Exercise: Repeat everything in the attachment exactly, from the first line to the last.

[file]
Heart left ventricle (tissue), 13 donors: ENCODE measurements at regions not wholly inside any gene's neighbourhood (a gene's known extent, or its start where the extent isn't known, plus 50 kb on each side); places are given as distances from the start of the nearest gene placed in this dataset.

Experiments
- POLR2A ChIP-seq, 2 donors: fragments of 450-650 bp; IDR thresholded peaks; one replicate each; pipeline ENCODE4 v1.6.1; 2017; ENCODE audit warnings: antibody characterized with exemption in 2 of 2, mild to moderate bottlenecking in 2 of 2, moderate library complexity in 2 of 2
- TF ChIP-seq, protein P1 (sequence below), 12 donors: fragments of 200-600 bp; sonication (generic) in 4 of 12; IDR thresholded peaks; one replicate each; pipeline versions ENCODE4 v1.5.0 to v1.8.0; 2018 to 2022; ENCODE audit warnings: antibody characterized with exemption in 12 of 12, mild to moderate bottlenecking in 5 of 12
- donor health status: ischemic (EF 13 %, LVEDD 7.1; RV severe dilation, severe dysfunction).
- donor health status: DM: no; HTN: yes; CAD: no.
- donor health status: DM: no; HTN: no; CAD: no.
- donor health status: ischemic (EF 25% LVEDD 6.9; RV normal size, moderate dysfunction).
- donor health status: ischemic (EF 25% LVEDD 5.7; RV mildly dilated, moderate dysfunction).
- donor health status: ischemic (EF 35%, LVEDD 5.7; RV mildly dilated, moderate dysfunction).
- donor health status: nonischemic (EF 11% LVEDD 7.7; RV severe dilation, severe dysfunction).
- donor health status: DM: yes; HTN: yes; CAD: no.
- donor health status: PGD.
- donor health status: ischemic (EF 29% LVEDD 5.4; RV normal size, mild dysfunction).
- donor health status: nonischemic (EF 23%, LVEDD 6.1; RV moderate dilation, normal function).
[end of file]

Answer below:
Heart left ventricle (tissue), 13 donors: ENCODE measurements at regions not wholly inside any gene's neighbourhood (a gene's known extent, or its start where the extent isn't known, plus 50 kb on each side); places are given as distances from the start of the nearest gene placed in this dataset.

Experiments
- POLR2A ChIP-seq, 2 donors: fragments of 450-650 bp; IDR thresholded peaks; one replicate each; pipeline ENCODE4 v1.6.1; 2017; ENCODE audit warnings: antibody characterized with exemption in 2 of 2, mild to moderate bottlenecking in 2 of 2, moderate library complexity in 2 of 2
- TF ChIP-seq, protein P1 (sequence below), 12 donors: fragments of 200-600 bp; sonication (generic) in 4 of 12; IDR thresholded peaks; one replicate each; pipeline versions ENCODE4 v1.5.0 to v1.8.0; 2018 to 2022; ENCODE audit warnings: antibody characterized with exemption in 12 of 12, mild to moderate bottlenecking in 5 of 12
- donor health status: ischemic (EF 13 %, LVEDD 7.1; RV severe dilation, severe dysfunction).
- donor health status: DM: no; HTN: yes; CAD: no.
- donor health status: DM: no; HTN: no; CAD: no.
- donor health status: ischemic (EF 25% LVEDD 6.9; RV normal size, moderate dysfunction).
- donor health status: ischemic (EF 25% LVEDD 5.7; RV mildly dilated, moderate dysfunction).
- donor health status: ischemic (EF 35%, LVEDD 5.7; RV mildly dilated, moderate dysfunction).
- donor health status: nonischemic (EF 11% LVEDD 7.7; RV severe dilation, severe dysfunction).
- donor health status: DM: yes; HTN: yes; CAD: no.
- donor health status: PGD.
- donor health status: ischemic (EF 29% LVEDD 5.4; RV normal size, mild dysfunction).
- donor health status: nonischemic (EF 23%, LVEDD 6.1; RV moderate dilation, normal function).